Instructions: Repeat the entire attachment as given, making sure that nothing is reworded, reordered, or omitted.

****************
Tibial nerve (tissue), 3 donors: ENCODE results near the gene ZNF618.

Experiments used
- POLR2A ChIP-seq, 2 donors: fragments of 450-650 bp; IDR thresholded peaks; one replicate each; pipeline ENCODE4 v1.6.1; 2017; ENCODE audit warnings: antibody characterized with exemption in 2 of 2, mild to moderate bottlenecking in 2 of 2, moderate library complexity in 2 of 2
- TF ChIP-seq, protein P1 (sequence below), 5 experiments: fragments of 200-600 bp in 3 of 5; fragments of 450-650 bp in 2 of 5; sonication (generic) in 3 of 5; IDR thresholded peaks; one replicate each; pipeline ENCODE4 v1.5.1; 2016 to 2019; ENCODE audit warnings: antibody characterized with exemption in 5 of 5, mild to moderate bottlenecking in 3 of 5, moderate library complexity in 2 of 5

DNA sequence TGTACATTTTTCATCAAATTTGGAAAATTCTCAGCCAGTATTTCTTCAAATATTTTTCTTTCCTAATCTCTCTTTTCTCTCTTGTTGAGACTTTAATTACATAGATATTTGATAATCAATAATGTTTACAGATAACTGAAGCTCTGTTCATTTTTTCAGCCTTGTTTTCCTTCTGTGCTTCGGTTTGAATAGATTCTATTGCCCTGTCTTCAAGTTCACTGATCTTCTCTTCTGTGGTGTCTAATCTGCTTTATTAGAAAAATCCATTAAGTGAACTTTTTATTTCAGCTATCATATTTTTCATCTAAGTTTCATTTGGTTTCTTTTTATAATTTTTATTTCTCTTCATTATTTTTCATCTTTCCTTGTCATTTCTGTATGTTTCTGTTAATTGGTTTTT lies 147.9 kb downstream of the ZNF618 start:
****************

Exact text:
Tibial nerve (tissue), 3 donors: ENCODE results near the gene ZNF618.

Experiments used
- POLR2A ChIP-seq, 2 donors: fragments of 450-650 bp; IDR thresholded peaks; one replicate each; pipeline ENCODE4 v1.6.1; 2017; ENCODE audit warnings: antibody characterized with exemption in 2 of 2, mild to moderate bottlenecking in 2 of 2, moderate library complexity in 2 of 2
- TF ChIP-seq, protein P1 (sequence below), 5 experiments: fragments of 200-600 bp in 3 of 5; fragments of 450-650 bp in 2 of 5; sonication (generic) in 3 of 5; IDR thresholded peaks; one replicate each; pipeline ENCODE4 v1.5.1; 2016 to 2019; ENCODE audit warnings: antibody characterized with exemption in 5 of 5, mild to moderate bottlenecking in 3 of 5, moderate library complexity in 2 of 5

DNA sequence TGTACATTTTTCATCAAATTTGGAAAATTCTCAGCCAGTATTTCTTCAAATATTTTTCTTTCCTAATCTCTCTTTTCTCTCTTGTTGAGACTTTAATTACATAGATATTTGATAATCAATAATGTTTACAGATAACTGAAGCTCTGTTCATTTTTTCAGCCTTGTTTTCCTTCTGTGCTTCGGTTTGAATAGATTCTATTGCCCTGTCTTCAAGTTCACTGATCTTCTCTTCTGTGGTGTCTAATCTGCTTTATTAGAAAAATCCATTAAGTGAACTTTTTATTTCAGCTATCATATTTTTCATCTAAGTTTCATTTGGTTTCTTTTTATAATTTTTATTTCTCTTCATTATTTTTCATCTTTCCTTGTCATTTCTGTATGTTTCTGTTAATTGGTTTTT lies 147.9 kb downstream of the ZNF618 start: